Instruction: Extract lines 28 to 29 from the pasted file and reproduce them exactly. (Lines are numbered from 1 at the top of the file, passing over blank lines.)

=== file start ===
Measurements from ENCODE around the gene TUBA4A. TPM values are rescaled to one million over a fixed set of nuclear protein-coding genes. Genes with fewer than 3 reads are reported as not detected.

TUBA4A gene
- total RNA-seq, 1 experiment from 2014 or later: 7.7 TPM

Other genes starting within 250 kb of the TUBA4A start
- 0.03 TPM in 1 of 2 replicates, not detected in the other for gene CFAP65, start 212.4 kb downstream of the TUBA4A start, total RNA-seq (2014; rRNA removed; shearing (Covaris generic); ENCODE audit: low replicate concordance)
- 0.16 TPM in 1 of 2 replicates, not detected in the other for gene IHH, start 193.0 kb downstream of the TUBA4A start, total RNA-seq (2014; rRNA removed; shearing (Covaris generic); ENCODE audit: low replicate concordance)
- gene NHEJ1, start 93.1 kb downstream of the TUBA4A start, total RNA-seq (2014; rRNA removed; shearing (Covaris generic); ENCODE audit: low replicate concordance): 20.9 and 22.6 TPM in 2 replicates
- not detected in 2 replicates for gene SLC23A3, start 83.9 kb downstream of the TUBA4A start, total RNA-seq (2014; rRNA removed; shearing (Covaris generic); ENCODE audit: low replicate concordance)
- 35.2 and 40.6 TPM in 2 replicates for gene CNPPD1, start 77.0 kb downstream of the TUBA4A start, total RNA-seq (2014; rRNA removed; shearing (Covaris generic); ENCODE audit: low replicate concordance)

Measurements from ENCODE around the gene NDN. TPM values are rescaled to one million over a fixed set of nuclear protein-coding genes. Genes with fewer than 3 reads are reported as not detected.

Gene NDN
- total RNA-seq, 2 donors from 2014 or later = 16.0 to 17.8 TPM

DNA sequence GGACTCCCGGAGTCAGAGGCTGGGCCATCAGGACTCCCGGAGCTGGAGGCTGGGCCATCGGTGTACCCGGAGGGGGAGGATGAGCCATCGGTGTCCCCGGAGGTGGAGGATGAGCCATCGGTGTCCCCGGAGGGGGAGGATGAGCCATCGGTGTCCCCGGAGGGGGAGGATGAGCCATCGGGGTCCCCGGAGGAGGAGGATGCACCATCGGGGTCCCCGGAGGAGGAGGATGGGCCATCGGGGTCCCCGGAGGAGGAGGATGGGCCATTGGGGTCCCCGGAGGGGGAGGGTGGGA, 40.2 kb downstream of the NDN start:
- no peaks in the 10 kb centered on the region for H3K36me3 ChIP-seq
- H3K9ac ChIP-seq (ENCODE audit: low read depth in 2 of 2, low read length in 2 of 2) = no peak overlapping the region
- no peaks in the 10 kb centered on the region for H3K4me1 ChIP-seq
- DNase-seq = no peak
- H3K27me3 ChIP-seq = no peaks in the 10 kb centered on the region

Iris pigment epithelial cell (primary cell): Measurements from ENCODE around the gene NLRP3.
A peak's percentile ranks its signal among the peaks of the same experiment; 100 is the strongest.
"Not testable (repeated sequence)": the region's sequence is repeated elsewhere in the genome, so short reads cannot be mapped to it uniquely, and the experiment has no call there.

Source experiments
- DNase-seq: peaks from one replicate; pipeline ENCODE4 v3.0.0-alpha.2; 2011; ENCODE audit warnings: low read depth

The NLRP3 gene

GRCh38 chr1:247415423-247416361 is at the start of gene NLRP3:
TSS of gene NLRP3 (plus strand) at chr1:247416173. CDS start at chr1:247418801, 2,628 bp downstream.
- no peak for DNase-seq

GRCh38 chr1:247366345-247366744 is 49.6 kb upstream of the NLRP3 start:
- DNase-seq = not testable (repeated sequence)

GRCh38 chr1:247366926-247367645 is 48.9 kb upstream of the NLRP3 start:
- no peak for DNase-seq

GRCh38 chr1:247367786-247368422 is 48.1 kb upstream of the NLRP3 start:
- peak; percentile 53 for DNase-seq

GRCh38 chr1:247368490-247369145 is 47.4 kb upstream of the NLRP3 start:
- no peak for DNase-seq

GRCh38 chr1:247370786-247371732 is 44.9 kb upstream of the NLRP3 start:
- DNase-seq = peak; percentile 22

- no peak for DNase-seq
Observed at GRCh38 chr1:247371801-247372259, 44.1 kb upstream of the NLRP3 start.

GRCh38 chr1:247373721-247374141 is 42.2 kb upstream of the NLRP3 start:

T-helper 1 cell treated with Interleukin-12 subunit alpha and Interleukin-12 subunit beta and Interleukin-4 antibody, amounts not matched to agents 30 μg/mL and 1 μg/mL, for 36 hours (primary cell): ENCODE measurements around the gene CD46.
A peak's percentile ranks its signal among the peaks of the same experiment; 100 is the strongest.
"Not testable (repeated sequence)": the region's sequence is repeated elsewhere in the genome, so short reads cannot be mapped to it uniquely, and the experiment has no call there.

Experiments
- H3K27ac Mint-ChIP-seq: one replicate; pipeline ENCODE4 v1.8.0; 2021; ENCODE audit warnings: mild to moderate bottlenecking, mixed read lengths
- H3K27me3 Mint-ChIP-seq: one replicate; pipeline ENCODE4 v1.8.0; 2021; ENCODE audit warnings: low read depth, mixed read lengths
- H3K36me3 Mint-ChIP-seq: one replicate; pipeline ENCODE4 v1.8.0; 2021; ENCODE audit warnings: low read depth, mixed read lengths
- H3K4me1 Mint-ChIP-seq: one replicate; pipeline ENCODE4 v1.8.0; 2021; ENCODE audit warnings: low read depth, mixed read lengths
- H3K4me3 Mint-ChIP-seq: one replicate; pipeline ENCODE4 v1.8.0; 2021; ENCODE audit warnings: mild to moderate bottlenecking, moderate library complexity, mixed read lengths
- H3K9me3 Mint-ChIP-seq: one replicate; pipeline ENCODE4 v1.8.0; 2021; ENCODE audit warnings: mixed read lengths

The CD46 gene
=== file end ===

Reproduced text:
GRCh38 chr1:247366345-247366744 is 49.6 kb upstream of the NLRP3 start:
- DNase-seq = not testable (repeated sequence)